By Gerald Tenywa
At Lutembe Bay in the Wakiso district, Lake Victoria is calm, but Darawusi Katende, a seasoned fisherman, looks troubled.
This is because the lake, which has helped Katende and thousands of other fishermen to earn a living for decades, has come under invasion from sand miners.
“We are concerned about sand mining on Lake Victoria because our fish catches are reducing every day,” Katende says, adding: “We are extremely worried about our future,” Katende says overfishing on the lake was previously the biggest threat, but the situation is getting out of hand lately.
“Illegal sand mining has come to drive the lake into destruction,” he told Saturday Vision in an interview.
Sand mining, Katende says, affects the lake through the destruction of vegetation along the shores, which causes massive silting of the lake, particularly when it rains.
“The water is heavily silted and the fish shun such areas,” he says, adding that fishermen have to move deeper into the lake and spend more time and fuel to catch fish.
Katende further notes that the noisy dredgers on the lake not only scare away fish but also suck aquatic organisms indiscriminately. “We have seen millions of lifeless creatures, including frogs and snails removed from the lake and abandoned by sand miners in heaps,” he says.
Katende adds that the dredgers also leak oil waste into the lake in the wake of their operations, leaving the freshwater contaminated.
There are two methods of sand mining — where miners use rudimentary tools and large commercial mining which involves big motorized equipment such as dredgers.
Both approaches, Katende says, are dangerous to the lake. In most cases, sand miners dredge through the vegetation and extract sand using boats.
At Lutembe Bay, the local community, with the support of the Wakiso district, has brought the large-scale mining of sand to an end.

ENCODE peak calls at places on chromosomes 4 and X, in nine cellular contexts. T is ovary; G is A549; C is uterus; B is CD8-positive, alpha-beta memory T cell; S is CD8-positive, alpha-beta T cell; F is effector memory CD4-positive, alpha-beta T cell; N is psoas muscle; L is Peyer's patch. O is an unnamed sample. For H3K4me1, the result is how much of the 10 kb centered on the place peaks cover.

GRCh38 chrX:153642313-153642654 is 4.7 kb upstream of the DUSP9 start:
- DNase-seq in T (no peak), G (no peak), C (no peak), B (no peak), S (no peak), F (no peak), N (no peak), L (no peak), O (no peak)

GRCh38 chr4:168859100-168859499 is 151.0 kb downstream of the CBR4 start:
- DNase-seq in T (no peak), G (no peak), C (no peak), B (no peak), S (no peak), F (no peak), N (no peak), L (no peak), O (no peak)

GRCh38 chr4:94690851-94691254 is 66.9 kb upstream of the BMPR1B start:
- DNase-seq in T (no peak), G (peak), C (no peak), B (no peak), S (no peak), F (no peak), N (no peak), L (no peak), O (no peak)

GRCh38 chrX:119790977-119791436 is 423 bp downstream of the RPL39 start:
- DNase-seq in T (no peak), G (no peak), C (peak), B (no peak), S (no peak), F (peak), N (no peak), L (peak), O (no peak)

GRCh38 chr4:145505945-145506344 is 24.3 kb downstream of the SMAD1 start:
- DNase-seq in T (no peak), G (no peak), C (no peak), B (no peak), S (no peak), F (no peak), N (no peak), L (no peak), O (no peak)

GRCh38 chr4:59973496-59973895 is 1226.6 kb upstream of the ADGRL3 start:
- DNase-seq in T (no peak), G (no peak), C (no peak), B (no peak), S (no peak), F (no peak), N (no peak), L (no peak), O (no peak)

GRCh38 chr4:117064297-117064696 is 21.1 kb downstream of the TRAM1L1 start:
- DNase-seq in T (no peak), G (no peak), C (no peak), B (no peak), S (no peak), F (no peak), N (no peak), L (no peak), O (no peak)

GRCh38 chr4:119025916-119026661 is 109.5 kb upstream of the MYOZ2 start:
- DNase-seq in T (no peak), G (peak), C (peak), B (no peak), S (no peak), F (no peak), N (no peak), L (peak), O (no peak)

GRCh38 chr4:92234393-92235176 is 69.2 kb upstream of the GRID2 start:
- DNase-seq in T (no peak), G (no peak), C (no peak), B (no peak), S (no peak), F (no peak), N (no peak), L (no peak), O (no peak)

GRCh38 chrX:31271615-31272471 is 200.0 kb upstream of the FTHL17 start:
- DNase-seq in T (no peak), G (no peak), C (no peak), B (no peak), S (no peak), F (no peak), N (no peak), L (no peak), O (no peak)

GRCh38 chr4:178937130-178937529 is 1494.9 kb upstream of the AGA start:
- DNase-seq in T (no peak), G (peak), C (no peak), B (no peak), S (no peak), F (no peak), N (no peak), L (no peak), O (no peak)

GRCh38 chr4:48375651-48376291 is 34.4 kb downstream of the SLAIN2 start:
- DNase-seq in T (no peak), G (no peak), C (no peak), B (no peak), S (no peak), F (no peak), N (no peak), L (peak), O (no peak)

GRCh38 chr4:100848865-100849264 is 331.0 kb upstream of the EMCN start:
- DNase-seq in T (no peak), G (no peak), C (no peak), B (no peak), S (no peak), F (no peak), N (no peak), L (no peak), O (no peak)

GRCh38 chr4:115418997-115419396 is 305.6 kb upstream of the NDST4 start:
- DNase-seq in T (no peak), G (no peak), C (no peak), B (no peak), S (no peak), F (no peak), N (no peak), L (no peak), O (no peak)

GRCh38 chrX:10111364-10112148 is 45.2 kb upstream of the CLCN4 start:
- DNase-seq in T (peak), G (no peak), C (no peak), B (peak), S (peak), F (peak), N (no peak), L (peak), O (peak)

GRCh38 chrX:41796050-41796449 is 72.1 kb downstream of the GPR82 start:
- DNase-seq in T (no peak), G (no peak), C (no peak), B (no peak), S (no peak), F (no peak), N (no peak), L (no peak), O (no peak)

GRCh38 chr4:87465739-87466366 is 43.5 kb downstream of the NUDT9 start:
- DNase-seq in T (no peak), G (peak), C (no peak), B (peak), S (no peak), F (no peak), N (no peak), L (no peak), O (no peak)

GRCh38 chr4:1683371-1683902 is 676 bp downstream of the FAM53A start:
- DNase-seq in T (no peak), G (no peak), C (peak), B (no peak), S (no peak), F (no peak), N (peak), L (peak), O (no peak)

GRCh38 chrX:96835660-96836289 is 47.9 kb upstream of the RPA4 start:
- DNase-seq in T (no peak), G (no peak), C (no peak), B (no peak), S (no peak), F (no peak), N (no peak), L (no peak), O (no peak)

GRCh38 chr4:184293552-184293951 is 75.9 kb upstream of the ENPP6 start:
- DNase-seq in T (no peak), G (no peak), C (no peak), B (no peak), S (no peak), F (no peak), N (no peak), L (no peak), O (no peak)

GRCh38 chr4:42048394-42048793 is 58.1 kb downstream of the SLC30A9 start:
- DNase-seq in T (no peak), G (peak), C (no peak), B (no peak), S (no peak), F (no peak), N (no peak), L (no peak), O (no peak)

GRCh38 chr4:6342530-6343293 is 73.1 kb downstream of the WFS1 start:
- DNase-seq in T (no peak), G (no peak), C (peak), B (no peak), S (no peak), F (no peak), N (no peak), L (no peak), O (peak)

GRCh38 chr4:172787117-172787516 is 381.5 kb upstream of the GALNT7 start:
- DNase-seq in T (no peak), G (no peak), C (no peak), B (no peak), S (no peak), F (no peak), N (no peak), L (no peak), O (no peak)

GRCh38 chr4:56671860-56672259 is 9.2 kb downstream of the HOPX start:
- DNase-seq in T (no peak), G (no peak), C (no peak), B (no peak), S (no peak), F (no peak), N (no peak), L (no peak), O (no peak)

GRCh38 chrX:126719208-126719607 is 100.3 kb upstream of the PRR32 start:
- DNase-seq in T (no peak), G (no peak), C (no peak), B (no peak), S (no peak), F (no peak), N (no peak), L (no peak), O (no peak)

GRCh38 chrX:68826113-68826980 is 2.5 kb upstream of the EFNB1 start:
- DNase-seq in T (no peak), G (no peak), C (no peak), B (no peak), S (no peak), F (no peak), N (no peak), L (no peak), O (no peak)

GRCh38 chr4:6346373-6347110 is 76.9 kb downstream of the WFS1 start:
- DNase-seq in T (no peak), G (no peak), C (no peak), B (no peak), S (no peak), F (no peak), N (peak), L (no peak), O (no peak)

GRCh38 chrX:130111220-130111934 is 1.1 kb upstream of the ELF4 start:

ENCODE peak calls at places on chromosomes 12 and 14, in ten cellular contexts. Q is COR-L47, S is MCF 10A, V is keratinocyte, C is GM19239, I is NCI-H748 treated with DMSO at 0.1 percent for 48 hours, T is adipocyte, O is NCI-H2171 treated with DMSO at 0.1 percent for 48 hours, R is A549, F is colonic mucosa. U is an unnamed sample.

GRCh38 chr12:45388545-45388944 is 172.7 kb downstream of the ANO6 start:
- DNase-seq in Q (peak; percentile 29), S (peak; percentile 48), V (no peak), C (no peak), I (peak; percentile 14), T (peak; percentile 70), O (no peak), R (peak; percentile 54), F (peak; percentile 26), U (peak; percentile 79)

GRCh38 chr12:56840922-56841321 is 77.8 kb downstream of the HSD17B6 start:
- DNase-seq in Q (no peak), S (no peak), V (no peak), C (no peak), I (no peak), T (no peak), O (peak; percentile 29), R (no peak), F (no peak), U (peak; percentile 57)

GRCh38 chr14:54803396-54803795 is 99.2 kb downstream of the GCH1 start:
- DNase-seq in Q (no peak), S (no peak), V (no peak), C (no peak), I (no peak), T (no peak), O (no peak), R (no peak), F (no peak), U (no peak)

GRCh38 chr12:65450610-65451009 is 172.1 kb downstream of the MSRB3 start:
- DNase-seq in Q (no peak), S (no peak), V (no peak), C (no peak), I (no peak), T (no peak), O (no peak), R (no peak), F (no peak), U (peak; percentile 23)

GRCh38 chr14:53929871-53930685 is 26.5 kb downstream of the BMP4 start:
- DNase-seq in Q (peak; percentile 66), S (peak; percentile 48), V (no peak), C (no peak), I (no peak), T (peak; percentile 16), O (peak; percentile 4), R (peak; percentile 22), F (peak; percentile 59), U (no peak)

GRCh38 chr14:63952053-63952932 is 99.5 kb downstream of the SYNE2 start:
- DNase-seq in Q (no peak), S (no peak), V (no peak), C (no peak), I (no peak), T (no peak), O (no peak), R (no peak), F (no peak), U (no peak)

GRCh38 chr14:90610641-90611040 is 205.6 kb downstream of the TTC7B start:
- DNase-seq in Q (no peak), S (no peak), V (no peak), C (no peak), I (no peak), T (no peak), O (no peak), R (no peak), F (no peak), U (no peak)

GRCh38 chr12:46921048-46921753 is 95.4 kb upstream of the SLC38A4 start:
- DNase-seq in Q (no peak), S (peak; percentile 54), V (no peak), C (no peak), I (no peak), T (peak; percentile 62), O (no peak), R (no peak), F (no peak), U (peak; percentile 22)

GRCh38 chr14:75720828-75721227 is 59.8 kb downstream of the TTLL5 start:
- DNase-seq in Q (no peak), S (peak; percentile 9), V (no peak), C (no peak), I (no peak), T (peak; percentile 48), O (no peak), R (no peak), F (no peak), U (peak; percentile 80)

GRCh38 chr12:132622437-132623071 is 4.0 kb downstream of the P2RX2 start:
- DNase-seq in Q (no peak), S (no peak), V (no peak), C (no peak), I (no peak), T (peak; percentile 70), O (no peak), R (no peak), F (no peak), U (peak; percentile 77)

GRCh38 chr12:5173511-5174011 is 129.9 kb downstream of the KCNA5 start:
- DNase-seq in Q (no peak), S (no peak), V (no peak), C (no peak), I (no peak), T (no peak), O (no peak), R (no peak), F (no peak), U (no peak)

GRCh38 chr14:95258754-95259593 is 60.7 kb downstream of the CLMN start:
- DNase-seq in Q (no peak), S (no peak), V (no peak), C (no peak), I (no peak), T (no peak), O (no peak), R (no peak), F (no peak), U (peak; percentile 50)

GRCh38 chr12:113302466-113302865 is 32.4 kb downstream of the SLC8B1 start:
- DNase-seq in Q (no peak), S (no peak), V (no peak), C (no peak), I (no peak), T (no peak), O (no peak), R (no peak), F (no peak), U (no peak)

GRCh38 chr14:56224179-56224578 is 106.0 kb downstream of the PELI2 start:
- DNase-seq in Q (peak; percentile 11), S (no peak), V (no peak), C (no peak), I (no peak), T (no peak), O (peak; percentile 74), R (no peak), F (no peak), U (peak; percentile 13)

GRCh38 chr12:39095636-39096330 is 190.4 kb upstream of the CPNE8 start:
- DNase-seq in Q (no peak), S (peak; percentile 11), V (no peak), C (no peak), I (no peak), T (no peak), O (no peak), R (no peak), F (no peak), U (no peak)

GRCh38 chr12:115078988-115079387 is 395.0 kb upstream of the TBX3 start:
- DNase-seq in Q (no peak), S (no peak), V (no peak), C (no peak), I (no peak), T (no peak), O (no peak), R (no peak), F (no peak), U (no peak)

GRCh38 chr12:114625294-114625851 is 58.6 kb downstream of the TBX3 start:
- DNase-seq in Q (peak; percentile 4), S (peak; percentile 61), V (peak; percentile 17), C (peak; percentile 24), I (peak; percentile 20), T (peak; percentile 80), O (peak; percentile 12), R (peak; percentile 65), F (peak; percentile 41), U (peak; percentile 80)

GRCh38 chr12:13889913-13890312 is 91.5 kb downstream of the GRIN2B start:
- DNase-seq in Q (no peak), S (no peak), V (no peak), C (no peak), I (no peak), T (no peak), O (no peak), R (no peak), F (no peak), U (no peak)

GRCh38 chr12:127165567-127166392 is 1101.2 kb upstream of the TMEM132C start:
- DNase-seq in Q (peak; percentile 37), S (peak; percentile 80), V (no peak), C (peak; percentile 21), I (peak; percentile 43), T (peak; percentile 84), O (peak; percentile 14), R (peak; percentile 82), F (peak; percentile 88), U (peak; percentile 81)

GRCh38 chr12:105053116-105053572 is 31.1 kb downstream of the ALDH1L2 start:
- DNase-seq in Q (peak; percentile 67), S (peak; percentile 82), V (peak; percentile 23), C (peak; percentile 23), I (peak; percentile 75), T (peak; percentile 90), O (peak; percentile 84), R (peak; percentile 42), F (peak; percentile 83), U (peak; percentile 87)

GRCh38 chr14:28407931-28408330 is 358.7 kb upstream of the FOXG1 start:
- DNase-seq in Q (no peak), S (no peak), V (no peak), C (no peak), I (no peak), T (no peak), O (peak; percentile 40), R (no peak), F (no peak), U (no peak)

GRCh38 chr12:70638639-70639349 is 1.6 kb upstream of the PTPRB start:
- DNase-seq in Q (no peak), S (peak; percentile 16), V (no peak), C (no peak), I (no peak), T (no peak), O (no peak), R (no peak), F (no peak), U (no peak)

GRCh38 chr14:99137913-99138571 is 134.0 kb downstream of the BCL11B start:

However, the small-scale miners are the ones persisting, Katende says. “We do not know whether they deceive government officials or there is connivance. The smallscale miners come in the name of creating fish ponds, do assessments and in the end, carry out sand mining,” he says.
As the miners scour the lake for sand, they have met their match in Katende’s group of fishermen who have teamed up with Nature Uganda, a partner of Birdlife International, to protect Lutembe Bay, which is a Ramsar site.
Ramsar sites are wetlands of international importance that have been set aside for conservation under the Ramsar Convention on wetlands as they contain rare or unique wetlands, or for their importance in conserving biological diversity.
Lutembe is the world’s largest sanctuary of migratory birds (the white-winged black terns), which escape the chilly winter in Europe to the warmer Uganda.
Katende also points out that government authorities, including Wakiso district, the Ministry of Water and Environment, and the National Environment Management Authority (NEMA), delay responding when destructive activities are taking on the lake.
In addition to Wakiso, sand mining takes place in Mpigi, Kalungu, Masaka, Kyotera, Rakai, Mukono, Jinja, Mayuge, Namayingo, and Busia districts.
Impact on breeding
Dr Vianney Atugonza, a fisheries researcher at the National Fisheries Resources Research Institute (NaFIRRI), says sand mining disrupts the color of the water to the extent that fish cannot trace their mates.